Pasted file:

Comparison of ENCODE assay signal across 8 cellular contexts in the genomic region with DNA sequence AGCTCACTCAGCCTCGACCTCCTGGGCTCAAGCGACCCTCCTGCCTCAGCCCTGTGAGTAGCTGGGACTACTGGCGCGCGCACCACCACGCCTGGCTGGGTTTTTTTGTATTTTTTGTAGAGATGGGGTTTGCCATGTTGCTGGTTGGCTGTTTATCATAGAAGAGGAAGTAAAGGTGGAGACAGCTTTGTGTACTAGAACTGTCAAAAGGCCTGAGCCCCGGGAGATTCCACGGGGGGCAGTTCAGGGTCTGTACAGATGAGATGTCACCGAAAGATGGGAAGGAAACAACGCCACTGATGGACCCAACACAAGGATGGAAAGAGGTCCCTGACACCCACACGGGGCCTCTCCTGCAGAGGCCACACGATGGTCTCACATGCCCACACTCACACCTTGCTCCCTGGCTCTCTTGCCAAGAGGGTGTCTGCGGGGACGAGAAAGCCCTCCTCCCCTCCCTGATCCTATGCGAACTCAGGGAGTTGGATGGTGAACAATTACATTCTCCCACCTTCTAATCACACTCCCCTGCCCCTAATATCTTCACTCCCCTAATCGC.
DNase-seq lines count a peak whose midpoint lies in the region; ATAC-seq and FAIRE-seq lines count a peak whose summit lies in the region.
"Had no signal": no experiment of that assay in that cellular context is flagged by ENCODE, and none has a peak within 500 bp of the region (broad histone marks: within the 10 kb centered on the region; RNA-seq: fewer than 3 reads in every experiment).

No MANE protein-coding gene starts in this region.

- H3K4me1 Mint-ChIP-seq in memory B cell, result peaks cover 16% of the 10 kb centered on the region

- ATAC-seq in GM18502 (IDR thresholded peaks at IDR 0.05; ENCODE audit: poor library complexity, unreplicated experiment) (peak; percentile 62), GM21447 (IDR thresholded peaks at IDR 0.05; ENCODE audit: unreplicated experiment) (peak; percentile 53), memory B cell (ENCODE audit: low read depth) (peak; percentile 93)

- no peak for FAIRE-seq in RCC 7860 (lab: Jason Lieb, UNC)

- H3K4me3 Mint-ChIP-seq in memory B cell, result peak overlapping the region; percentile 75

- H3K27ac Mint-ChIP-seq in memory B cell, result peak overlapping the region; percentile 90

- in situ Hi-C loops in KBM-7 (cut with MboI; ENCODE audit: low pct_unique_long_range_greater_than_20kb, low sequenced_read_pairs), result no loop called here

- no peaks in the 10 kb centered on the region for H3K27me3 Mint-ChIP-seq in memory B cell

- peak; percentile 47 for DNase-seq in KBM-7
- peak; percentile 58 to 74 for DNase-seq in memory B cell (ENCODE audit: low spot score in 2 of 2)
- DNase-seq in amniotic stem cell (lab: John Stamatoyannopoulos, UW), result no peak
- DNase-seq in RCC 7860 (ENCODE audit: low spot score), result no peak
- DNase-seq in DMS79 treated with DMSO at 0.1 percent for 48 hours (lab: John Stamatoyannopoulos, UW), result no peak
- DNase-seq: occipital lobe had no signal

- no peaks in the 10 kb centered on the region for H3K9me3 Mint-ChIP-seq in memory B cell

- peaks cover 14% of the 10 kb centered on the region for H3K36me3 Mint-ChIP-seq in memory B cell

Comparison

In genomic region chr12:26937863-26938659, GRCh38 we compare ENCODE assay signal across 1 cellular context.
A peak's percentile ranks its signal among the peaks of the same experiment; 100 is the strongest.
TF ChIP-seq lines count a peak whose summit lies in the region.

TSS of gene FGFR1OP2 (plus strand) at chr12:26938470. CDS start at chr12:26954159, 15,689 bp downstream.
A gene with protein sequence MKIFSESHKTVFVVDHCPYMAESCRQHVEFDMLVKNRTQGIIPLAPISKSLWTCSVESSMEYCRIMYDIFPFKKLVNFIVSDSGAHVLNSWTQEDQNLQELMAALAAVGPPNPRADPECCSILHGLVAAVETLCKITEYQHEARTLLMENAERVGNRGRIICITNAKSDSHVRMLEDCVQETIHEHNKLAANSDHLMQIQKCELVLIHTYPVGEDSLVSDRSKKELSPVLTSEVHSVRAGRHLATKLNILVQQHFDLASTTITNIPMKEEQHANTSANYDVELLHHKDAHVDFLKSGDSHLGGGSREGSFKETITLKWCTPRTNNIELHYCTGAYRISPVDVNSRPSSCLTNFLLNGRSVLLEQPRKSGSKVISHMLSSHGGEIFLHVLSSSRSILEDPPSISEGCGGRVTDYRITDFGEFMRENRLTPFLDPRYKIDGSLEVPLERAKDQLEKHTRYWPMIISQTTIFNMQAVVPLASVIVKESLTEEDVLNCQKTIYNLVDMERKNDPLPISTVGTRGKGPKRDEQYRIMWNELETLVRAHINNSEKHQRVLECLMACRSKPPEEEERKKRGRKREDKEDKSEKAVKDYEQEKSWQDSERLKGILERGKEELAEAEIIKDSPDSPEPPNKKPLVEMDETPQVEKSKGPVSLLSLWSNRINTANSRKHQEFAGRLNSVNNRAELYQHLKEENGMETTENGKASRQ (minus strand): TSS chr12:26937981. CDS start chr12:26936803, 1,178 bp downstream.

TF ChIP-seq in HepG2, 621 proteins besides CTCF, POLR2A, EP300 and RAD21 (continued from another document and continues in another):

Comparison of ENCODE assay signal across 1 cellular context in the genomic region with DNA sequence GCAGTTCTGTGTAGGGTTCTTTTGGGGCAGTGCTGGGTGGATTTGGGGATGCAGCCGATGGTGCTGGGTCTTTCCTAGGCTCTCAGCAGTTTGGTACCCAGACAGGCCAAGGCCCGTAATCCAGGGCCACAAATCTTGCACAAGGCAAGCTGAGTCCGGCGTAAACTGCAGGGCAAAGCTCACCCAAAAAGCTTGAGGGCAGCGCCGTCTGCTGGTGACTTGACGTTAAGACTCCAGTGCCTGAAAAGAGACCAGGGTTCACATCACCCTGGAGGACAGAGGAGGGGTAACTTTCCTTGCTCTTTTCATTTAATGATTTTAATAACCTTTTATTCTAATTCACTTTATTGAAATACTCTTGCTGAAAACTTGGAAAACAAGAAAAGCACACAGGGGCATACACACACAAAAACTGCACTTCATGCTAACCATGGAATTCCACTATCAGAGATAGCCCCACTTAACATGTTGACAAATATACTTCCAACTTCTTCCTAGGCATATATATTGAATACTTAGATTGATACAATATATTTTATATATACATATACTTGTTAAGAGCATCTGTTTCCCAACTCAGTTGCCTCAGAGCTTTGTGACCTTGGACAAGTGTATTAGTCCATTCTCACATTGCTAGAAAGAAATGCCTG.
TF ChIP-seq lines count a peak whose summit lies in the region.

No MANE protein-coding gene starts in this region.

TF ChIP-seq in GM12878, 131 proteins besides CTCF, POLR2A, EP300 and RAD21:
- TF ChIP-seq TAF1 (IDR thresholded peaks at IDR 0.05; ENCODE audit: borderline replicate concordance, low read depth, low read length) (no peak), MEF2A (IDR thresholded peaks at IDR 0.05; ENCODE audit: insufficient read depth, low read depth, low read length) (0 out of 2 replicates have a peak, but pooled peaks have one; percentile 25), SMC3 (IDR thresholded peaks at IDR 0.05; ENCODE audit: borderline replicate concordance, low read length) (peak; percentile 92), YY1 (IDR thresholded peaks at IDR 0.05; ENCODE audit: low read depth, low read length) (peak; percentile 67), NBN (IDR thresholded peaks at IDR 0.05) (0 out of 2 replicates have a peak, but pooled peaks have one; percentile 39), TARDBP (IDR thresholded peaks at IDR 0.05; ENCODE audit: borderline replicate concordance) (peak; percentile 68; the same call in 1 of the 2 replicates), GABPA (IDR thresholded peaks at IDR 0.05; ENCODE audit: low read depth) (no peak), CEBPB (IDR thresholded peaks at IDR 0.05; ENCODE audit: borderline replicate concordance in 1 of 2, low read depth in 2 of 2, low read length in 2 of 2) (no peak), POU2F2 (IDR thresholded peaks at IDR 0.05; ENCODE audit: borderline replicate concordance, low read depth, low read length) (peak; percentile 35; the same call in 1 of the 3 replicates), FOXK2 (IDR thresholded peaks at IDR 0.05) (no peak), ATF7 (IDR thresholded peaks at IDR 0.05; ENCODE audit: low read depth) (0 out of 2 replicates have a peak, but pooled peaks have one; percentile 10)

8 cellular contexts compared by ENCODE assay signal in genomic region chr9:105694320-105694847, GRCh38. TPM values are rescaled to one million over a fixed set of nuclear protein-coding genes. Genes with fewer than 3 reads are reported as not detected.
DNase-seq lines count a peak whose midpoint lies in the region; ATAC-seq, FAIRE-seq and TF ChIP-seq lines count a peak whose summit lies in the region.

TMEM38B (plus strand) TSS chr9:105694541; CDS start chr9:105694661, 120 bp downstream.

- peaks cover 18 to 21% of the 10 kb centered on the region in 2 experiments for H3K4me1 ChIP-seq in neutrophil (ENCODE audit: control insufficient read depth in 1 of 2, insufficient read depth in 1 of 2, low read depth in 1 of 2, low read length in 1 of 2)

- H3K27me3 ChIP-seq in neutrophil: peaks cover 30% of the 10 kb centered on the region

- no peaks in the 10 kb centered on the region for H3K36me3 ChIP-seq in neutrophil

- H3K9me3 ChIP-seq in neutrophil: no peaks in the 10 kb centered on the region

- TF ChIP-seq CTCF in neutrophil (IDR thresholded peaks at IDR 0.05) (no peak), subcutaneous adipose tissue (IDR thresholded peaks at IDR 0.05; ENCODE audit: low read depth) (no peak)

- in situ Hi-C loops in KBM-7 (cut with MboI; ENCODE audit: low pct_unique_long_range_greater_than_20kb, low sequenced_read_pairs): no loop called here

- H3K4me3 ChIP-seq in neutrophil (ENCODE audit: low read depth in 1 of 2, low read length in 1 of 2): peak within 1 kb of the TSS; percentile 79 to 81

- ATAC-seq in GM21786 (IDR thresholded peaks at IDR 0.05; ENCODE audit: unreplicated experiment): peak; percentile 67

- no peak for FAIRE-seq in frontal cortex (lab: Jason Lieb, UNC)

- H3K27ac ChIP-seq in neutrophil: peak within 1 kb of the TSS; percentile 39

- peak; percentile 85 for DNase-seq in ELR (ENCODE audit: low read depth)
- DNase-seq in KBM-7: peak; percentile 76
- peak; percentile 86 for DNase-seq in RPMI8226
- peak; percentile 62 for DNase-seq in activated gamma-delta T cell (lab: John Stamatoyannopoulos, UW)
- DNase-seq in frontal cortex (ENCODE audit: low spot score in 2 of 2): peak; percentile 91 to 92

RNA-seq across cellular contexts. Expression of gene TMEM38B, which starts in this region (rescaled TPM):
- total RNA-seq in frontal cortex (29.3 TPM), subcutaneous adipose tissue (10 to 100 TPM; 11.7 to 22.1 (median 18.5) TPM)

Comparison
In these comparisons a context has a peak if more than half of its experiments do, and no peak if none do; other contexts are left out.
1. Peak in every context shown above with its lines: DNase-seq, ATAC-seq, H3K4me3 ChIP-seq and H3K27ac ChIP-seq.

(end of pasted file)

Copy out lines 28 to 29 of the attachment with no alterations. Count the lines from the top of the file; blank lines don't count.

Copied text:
TF ChIP-seq lines count a peak whose summit lies in the region.

No MANE protein-coding gene starts in this region.